It was great to see the SIERRA head off over the horizon yesterday, on its first science mission. This first science flight targeted a range of sea ice conditions to the north of Ny-Alesund by flying a box pattern with a short “mapping” segment (flight tracks closely aligned to provide full coverage with camera and radar imagery). The flight length and location was designed to provide good science return while keeping the aircraft within relatively close range for this first flight. The total pattern covered about 500 km, with about 160 km flown over the ice (the ice edge is present about 170 km from Ny-Alesund).
From the science team’s perspective, today was a successful flight in terms of UAS and sensor performance, demonstrating that the plane can handle adverse conditions (moisture and winds), and also achieve the desired range that should permit flights of 8 to 10 hours. The digital cameras and initial examination of SAR imagery showed the hoped-for variety of ice conditions. The data show the ice pack in this location to consist of a variety of floe sizes, nearly all of which appeared to be multiyear ice, with its characteristic blue-colored melt ponds. Some floes were quite rounded, as is typical of multiyear ice, while other multiyear floes had sharper angles and edges. This suggests possible differences in overall ice age – a situation that we are hoping to observe and study as one of the main goals of the project.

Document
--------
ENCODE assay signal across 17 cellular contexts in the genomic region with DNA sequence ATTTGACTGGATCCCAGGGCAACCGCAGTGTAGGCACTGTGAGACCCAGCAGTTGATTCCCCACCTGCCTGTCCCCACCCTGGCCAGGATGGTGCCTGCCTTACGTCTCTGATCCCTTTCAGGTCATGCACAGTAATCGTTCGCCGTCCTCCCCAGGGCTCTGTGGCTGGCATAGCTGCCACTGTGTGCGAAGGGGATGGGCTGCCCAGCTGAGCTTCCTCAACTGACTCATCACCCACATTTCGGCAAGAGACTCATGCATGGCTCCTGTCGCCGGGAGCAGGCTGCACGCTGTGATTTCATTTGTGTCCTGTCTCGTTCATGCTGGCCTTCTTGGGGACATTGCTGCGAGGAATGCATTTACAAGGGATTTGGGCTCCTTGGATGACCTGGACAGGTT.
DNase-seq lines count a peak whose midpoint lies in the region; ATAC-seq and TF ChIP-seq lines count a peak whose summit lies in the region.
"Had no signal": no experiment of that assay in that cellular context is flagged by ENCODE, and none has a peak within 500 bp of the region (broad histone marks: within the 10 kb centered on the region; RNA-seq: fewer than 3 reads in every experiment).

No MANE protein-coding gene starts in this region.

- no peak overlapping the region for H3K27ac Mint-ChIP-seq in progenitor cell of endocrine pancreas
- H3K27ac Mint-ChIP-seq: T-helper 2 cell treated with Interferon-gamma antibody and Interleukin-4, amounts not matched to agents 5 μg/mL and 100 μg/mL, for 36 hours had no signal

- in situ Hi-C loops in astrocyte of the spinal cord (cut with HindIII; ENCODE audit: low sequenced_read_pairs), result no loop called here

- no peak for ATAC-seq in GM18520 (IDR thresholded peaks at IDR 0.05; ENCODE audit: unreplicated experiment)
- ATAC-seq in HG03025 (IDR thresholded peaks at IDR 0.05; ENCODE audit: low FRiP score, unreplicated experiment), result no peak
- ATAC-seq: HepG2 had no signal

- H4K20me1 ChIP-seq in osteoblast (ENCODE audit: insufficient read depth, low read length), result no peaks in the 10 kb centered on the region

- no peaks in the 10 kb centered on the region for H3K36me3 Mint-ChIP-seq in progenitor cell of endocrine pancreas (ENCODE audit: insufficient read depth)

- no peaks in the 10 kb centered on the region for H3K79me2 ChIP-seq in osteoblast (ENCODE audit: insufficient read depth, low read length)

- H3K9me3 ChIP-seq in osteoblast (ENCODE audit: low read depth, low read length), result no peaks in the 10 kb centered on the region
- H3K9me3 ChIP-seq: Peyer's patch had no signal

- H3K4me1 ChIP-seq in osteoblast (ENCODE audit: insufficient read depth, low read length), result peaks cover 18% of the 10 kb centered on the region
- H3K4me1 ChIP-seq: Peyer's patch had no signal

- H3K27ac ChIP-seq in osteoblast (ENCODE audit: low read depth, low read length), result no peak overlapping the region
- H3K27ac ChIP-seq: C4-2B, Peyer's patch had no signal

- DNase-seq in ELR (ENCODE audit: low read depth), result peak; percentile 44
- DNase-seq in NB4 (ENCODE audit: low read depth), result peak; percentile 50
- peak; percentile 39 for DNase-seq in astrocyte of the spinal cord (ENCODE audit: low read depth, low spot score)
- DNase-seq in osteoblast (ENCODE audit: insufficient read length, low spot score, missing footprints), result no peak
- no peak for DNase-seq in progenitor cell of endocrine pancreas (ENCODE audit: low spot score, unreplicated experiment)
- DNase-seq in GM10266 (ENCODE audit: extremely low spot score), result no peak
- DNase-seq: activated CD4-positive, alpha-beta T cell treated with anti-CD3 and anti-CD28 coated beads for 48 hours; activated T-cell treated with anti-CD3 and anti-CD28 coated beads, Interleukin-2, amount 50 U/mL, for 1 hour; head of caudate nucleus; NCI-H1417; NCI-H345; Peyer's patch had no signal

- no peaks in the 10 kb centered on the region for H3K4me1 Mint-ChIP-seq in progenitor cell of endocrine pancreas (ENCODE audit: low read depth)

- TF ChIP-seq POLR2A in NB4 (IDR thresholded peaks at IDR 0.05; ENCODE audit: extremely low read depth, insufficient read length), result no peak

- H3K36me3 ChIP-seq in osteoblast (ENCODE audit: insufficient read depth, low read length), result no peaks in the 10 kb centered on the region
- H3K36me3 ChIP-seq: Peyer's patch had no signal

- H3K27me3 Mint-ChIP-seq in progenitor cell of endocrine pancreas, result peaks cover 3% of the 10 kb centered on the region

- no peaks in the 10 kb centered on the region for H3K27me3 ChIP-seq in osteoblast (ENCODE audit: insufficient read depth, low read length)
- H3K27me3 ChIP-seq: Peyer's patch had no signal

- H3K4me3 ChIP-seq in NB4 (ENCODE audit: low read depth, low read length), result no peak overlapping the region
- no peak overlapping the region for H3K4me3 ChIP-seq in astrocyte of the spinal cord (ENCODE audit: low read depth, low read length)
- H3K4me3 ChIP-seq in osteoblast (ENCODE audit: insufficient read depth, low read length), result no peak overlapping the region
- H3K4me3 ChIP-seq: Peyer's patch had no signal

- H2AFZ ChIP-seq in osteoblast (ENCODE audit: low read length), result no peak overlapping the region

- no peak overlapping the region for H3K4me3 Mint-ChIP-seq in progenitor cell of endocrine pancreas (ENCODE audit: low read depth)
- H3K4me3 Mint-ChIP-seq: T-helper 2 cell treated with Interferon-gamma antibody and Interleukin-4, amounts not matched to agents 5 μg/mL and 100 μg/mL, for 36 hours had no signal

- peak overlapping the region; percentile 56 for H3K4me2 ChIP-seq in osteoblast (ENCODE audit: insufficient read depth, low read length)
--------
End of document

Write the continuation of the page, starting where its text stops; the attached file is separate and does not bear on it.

One of the questions I had regarding operations was the degree to which we could revise flight plans during flight to accommodate changing conditions as observed by the aircraft on its way out to the study location. We tested this by shifting the flight pattern to take into account changes in wind direction. The ground operator was able to revise the plan quickly once I supplied the revised latitude/longitude waypoints. I did this simply by changing the flight plan in Google Earth and then e-mailing the revised pattern to the ground operator.
This first science flight also demonstrated successful operation of all of the primary sensors (data from the other sensors has not been checked yet). As it turned out, the aircraft ended up flying in thin cloud or mist conditions nearly the entire time while over the sea ice. This meant that the PLAS LIDAR did not collect useful data of the surface since the laser beams are obscured by liquid moisture in the air. However, PLAS data were collected over the open-water segment of the flight, before entering cloud and mist. Also, the camera photos and video can see through some thin cloud, so nearly all of the imagery is of value.
The imaging radar system is not affected by clouds. Initial processing of the SAR data show that it collected data successfully, but not with full coverage across the entire image swath. This is being investigated, but may be due to cross winds that caused the aircraft to point in a direction not aligned directly with the intended flight track (in other words, the plane is “crabbing” into the wind while moving along the flight track), or to variations in flight speed when the plane was flying upwind (producing a slower ground speed) or downwind (faster ground speed).
The next mission plan will include 800 km of flying, and based on current ice conditions, will map the ice cover further to the west, crossing over much of Fram Strait.
Posted by CASIE Principal Investigator, Dr. James Maslanik (CU-Boulder)